Week 8 GFT NASCAR AI Driver Rankings: Byron P1 with Martinsville win
13 April 2022
by Bob Francis, Managing Editor
Go Full Throttle Racing News
It was a dominating night at Martinsville for Team Chevy and specifically Hendrick Motorsports with Pole sitter Chase Elliott leading the first 185 laps and William Bryon, the race winner, leading 212 laps. Our algorithms do take into account Laps Led and Manufacturer as it relates to historical data (wins) at specific racetracks. The result of Byron’s win and 212 laps led sends him to the top of this week's GFT NASCAR AI Driver Rankings. And with 185 laps led, 2 Stage wins, and a 10th place finish, Chase Elliott moves to P2 in the rankings.
Another Chevy powered car, the RCR № 3 of Austin Dillion also lead a lap. When you add it up, 398 of the 403 laps at Martinsville where lead by Chevy teams (Hendrick 397, RCR 1) and 5 laps were led by Ryan Blaney in a Ford.
The Big Movers
Drivers making the biggest gains this week- Aric Almirola jumps 4 spots to P11 and making his first appearance in the GFT AI Top 25 is Cole “The General” Custer, driver of the 41 SHR Ford Mustang at P24. Falling down the rankings this week, Denny Hamlin and Daniel Suarez, each losing 3 positions after tough performances in Martinsville. For Hamlin and Toyota, Saturday was particularly frustrating after his strong performance last week in the win at Richmond. The № 11 went a lap down in Stage 1 and it only got worse from there.
How do the Go Full Throttle AI models work? (Repeated for context as we have new subscribers joining each week)
The Go Full Throttle AI Driver Rankings is a cloud based predictive analytics system that uses our proprietary algorithms utilizing artificial intelligence and machine learning technology to dynamically tune and improve accuracy over time. Data feeds into our system include our Pre-Season rankings and the data available from NASCAR and other trusted NASCAR Cup Series sources that include (but not limited to) inputs such as Driver points, Stage points, Stage wins, top speed, lap times, and laps led from all practice sessions, qualifying and the races.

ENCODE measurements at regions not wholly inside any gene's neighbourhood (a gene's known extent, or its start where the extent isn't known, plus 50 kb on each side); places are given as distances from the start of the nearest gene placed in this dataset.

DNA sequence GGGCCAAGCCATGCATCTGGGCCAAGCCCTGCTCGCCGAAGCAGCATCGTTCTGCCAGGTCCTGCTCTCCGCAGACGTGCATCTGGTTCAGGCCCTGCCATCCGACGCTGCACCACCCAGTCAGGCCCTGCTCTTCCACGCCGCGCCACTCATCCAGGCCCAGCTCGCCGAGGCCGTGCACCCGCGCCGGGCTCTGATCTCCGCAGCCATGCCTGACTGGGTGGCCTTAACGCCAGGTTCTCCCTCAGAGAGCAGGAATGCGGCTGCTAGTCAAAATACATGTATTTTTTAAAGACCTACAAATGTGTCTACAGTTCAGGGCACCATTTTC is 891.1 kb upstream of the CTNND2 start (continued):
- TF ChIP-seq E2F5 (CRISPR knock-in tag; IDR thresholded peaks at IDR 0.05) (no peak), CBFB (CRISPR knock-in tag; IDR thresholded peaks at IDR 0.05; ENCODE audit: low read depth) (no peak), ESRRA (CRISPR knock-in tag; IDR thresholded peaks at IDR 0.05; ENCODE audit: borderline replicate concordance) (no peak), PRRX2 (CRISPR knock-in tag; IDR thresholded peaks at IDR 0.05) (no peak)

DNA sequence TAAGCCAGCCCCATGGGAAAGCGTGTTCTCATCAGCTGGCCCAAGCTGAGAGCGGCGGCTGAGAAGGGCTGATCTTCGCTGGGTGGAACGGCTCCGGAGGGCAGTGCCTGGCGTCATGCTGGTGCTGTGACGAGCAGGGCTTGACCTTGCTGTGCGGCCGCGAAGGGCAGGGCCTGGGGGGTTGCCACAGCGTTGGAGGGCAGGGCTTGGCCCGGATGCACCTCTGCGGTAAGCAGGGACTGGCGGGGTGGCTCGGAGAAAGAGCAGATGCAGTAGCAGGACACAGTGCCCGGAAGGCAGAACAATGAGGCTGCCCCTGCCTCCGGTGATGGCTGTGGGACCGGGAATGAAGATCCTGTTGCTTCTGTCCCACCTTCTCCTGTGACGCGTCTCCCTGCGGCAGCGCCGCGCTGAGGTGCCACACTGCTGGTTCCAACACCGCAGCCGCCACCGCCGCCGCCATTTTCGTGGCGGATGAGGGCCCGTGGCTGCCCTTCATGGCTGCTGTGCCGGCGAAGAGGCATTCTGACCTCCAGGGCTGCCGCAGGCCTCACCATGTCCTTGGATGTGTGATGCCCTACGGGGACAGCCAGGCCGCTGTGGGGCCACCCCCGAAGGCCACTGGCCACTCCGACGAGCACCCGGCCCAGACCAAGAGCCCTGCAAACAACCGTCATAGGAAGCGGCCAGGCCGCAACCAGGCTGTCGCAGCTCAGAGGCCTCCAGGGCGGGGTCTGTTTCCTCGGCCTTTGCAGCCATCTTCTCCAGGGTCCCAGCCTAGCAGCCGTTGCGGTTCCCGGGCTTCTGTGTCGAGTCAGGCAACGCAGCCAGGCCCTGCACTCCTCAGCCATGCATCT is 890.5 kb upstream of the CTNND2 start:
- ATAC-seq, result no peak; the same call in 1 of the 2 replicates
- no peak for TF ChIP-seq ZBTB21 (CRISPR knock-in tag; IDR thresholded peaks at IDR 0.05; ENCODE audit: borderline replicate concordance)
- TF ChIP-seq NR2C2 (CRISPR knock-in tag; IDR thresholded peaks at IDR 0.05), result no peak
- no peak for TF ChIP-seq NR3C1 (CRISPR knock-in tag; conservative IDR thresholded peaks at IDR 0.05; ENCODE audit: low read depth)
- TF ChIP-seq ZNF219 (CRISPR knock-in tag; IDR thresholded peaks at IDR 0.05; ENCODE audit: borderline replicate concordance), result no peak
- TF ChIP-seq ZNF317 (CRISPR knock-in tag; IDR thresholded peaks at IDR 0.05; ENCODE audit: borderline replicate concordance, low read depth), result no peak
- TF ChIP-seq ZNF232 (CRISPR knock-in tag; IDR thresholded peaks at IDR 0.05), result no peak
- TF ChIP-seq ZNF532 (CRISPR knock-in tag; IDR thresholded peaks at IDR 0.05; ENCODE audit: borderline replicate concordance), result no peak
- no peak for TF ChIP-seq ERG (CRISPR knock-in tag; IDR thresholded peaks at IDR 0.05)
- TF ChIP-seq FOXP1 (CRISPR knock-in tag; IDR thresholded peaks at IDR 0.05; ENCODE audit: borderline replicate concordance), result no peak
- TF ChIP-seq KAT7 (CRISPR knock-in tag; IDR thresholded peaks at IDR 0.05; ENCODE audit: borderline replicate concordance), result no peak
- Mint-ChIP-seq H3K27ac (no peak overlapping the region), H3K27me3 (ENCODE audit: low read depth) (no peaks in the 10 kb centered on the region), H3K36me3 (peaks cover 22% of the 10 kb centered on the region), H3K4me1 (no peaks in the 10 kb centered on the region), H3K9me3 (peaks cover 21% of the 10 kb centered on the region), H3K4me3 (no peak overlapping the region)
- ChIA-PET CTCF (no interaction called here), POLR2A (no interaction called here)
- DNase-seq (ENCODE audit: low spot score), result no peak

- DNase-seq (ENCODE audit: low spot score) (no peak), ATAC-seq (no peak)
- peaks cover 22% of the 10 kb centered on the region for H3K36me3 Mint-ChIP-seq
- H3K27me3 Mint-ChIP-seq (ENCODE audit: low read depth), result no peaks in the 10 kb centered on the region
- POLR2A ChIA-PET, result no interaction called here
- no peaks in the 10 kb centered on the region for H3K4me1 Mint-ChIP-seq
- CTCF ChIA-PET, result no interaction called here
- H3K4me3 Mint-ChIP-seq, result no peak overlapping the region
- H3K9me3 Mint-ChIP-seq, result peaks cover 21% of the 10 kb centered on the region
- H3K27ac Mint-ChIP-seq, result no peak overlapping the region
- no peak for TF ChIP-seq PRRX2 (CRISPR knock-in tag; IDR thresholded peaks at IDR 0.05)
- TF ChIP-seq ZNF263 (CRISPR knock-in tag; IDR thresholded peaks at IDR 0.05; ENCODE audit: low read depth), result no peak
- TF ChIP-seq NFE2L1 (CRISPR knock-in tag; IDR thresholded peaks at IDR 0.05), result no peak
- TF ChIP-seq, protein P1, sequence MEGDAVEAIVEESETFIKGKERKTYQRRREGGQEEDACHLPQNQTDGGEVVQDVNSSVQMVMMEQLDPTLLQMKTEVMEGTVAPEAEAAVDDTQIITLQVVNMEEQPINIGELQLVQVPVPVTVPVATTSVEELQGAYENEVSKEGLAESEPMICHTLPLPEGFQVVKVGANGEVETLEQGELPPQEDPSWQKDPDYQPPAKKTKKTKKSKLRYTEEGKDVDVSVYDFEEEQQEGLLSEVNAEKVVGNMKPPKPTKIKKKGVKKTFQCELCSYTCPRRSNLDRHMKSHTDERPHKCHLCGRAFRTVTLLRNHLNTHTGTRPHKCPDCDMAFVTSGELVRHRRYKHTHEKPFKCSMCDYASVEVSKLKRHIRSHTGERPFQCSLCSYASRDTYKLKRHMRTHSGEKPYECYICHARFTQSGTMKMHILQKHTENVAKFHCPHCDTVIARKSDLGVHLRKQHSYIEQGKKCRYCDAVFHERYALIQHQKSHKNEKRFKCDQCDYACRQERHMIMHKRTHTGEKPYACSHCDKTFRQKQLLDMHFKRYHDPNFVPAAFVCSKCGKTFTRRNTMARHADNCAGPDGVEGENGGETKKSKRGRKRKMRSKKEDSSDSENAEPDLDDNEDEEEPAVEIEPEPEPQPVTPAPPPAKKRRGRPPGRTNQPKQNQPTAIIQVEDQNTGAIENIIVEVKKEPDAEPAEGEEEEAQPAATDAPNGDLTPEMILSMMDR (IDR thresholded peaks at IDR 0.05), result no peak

How do predictive models work?
Can artificial intelligence and machine learning algorithms really make accurate predictions? YES! In fact, our proprietary models accurately predicted 8 out of 10 F1 race wins in 2021, including Max Verstappen’s Driver Championship over Lewis Hamilton. Our NASCAR model was equally as accurate correctly predicting 7 of the drivers making the Round of 8 in the 2021 Cup Playoffs as well as predicting Kyle Larson winning the Cup Series Championship. These models will only get “smarter” in 2022 as more data and “learning” will improve accuracy.
Context is key!
“Artificial intelligence refers to the general ability of computers to emulate human thought and perform tasks in real-world environments, while machine learning refers to the technologies and algorithms that enable systems to identify patterns, make decisions, and improve themselves through experience and data” according to Columbia University’s School of Engineering. But Microsoft’s definition breaks this complexity down even more: “AI and machine learning enable companies to discover valuable insights in a wider range of structured and unstructured data sources. For better, faster decision-making, data scientists use machine learning to improve data integrity and use AI to reduce human error — a combination that leads to better decisions based on better data.” For us motorsports fans, we might use the analogy that artificial intelligence (AI) is the car and machine learning (ML) is the engine — you need both to win.
Dynamic tuning to improve accuracy
When we say “dynamic” we are referring to “near real time” data continually feeding the models. Besides the obvious final race results, as an example, our system will “watch” a number of data feeds looking for trusted information, such as the F1 live leaderboard with lap times during practice or qualifying results, laps led on race day, and final results.